“Now is not a time for any such discussion: we in the Caribbean have nothing to gain from any further division of the confederation,” says Joseph. “I believe the CFU must first find time to focus on our governance structure at the member associations level, improve our on the field performance in CONCACAF competitions and provide the thousands of Caribbean footballers with a platform to display their talent and make a living from the game. Grenada is not ready for such a discussion, our focus is on returning higher up the FIFA rankings and providing opportunities for our players to secure professional contracts and/or scholarships. We want to produce at least one homegrown player every two years that will be in Europe and North America while we await a Caribbean professional league. Such a league can be from the existing Caribbean Club Championship or anything that is of a higher level. We are focusing on educating our coaches so we can produce better players. From a Grenada perspective we are not keen on any breakaway or inference of the same. We wish to see a united FIFA and by extension that means a united CONCACAF and CFU. Those who are promoting this are probably thinking ahead of us but until the likes of Jamaica, Trinidad & Tobago, Haiti, Cuba, Suriname and Curacao can consistently be in the top 50 of world football, we might just be dreaming a bit too big at this time. I will be the first to support increased technical and financial allocation from both FIFA and CONCACAF to help us step up to the likes of the USA, Mexico and Canada. What the Caribbean needs now is a solution to our current crisis such as air travel, lack of enough qualified coaches and improved club structure, leagues and tournaments.”
Former Trinidad & Tobago goalkeeper Kelvin Jack, who played against Paraguay in the 2006 World Cup, believes the CFU should stay attached to CONCACAF and the pair should meet to share dialogue on how Caribbean football can grow as part of the confederation.
“To be honest with you, I think the best scenario would be for the CFU and CONCACAF to have constructive talks, for them to come together so both parties could find a solution,” says Jack. “The CFU needs to convince CONCACAF that football in the Caribbean needs more money and development. Caribbean countries are behind in terms of infrastructure and professionalism. Obviously the USA have MLS, Costa Rica have their own professional league, Mexico have their own professional league. So if I was Gordon Derrick, I would have talks with Victor Montagliani and explain that we need football in the Caribbean to improve. We need the infrastructure to improve, we need the funding to improve. The CFU have to go to CONCACAF with a plan: get back that funding [CONCACAF suspended payments to the CFU in July 2016, seven years following the inauguration of the ‘Win in CONCACAF with CONCACAF’ initiative] and give the reasons why it’s needed. If the majority within the CFU want to breakaway, then obviously they should do it. But if not, they should be talking to CONCACAF and sorting out the issues at hand, especially the funding issue. The North American and Central American countries, particularly North American, are light-years ahead of us and we have to be on par. So I would encourage dialogue with CONCACAF. If that happens, as a whole the CFU and CONCACAF would be stronger.”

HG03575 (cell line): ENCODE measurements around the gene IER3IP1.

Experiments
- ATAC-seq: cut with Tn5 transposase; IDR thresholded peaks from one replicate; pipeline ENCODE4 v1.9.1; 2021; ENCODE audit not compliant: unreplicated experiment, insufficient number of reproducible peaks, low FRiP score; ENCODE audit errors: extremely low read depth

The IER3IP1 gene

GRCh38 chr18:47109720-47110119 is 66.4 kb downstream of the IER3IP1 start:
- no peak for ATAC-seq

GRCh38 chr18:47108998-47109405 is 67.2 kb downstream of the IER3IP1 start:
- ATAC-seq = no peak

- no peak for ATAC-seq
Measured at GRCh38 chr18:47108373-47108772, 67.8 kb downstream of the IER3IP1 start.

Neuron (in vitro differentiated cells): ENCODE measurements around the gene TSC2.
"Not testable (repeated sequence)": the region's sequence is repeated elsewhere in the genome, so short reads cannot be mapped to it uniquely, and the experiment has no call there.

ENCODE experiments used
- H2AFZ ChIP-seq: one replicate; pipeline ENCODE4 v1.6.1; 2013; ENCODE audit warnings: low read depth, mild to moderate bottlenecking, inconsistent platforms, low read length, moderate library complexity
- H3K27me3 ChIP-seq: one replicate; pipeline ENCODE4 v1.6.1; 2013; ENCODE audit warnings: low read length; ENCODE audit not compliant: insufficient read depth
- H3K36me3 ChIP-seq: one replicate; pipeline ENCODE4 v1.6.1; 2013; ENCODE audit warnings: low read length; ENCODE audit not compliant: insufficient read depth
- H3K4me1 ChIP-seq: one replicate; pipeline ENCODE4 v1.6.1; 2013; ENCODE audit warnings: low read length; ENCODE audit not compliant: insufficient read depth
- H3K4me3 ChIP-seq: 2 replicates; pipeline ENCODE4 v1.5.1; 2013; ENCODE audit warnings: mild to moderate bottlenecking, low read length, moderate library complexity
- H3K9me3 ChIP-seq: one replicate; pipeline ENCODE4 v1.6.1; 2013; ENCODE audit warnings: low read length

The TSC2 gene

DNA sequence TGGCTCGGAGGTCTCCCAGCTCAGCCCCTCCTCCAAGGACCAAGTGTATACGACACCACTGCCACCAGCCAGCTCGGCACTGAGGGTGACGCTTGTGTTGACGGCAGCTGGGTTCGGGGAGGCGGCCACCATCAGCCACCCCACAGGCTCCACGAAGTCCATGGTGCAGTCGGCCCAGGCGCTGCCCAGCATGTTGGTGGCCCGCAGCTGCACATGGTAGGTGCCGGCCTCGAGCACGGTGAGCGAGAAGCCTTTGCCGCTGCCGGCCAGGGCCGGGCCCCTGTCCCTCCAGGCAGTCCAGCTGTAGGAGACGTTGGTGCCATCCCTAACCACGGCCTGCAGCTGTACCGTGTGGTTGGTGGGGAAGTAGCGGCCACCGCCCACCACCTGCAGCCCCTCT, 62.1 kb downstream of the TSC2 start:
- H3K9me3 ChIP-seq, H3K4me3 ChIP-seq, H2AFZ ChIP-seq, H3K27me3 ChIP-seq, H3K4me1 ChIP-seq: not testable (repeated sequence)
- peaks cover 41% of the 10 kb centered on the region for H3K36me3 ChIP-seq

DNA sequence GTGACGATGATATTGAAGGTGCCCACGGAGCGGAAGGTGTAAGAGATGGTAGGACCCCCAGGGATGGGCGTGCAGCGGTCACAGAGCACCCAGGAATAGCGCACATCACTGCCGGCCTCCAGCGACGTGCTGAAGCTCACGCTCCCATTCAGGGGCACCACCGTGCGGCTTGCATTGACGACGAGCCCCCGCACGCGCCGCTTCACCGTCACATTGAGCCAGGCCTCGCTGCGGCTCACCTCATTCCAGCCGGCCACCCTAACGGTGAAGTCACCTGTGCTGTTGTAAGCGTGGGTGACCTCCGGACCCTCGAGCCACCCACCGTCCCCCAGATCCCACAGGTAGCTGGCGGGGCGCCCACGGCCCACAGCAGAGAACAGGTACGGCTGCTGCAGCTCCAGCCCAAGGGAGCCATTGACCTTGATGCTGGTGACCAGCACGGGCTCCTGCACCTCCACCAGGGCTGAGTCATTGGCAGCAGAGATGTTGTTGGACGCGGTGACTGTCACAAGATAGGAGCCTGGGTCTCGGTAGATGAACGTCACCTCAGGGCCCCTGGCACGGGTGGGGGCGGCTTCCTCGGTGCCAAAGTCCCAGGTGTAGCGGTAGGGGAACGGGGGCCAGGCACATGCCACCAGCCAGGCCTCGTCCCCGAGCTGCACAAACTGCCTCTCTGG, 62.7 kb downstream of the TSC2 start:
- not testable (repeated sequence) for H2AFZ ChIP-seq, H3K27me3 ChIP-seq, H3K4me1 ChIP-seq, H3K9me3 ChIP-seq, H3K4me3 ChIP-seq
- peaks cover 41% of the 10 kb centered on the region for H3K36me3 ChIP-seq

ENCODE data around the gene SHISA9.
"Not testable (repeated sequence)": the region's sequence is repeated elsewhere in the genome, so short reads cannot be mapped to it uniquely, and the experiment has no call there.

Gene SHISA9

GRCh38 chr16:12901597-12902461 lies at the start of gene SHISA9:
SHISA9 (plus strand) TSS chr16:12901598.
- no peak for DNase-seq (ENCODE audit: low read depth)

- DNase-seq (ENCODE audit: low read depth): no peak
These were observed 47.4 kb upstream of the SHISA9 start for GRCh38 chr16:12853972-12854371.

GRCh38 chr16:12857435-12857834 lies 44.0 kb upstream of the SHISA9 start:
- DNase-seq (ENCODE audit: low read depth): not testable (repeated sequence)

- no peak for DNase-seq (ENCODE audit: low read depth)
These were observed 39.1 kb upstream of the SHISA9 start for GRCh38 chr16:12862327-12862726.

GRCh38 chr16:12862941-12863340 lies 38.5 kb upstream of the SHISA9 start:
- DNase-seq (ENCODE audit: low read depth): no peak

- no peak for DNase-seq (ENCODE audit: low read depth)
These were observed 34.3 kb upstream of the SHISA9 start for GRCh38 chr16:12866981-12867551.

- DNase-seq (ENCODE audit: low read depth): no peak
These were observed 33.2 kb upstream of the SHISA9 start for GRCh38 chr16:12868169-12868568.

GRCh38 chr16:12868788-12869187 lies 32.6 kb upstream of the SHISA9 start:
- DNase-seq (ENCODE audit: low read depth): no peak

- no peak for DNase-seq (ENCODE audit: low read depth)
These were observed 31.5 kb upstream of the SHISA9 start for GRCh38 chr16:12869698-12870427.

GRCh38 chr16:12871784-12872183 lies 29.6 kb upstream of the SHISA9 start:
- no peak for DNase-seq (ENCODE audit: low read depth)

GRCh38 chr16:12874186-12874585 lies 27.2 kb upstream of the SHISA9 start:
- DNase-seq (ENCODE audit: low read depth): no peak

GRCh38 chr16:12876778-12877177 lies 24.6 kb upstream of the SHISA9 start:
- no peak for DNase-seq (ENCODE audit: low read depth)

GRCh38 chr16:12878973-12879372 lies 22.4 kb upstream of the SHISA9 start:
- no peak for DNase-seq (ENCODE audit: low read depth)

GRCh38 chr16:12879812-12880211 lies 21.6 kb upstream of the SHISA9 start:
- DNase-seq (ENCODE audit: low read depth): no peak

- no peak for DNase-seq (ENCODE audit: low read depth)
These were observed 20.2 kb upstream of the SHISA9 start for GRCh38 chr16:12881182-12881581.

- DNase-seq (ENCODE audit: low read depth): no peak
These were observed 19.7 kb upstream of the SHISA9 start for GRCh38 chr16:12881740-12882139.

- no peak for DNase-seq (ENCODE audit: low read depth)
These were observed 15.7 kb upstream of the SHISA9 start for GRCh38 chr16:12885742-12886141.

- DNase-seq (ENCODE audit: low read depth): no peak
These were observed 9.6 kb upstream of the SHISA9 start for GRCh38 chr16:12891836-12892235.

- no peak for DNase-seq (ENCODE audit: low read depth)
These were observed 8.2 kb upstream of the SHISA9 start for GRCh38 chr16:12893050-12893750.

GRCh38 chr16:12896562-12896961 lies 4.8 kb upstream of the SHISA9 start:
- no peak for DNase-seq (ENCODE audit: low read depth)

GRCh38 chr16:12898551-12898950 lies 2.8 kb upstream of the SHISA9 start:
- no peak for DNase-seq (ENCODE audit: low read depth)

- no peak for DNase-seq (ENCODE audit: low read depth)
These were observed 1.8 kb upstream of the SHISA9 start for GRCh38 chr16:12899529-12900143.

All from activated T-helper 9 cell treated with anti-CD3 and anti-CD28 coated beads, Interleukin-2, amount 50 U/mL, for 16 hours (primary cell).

In terms of the World Cup expansion and how that could impact upon the Caribbean, Jack admits that he thinks the expansion is the wrong decision and some Caribbean sides could face heavy defeats should they qualify for 2026.
“It’s very difficult for Caribbean countries to qualify for the World Cup and it’s because we don’t have the economic power. With the World Cup expansion to 48 teams, you don’t want a Caribbean team going in there and embarrassing themselves. Let’s say Barbados qualify and play Germany – it could be a very lopsided score. What people don’t realise with Trinidad & Tobago in 2006 is that almost every member of our squad played at a decent level. I was playing in Scotland, so was Russell Latapy, Dwight Yorke was in Australia, Stern John was in England and so on. We had a decent team – really experienced players who played week in week out at their clubs. So, of course, we were able to give England a game or Sweden a game.”
Jack also questions how strong the Caribbean would be from a purely footballing point of view – mentioning a professional league as something which should be high on the agenda – if a breakaway was to happen.
“How strong, really, in a footballing sense would the CFU be? Unless, they have really grand plans in terms of developing football throughout the Caribbean. If they have serious plans, say starting their own professional league for example, I think we could be looking at something magnificent. A professional league is definitely doable and the Caribbean is in a wonderful position to do it but are they [the administrators] really serious about doing it? How serious are they? That is the question that they must ask themselves. You need that vision, that ambition. If we moved away, though, are we really going to develop? Or, as I said, should we have talks with CONCACAF to express our grievances, that we have been neglected from a footballing standpoint and work together.”
By Nathan Carr
Thank you for reading! Feel free to leave any constructive feedback in the comments box below. You can get in touch with me on Twitter, Facebook and Instagram.
You can follow the interviewees for this piece on social media below. Many thanks to Jamaal, Keith, Cheney and Kelvin for their time and opinions.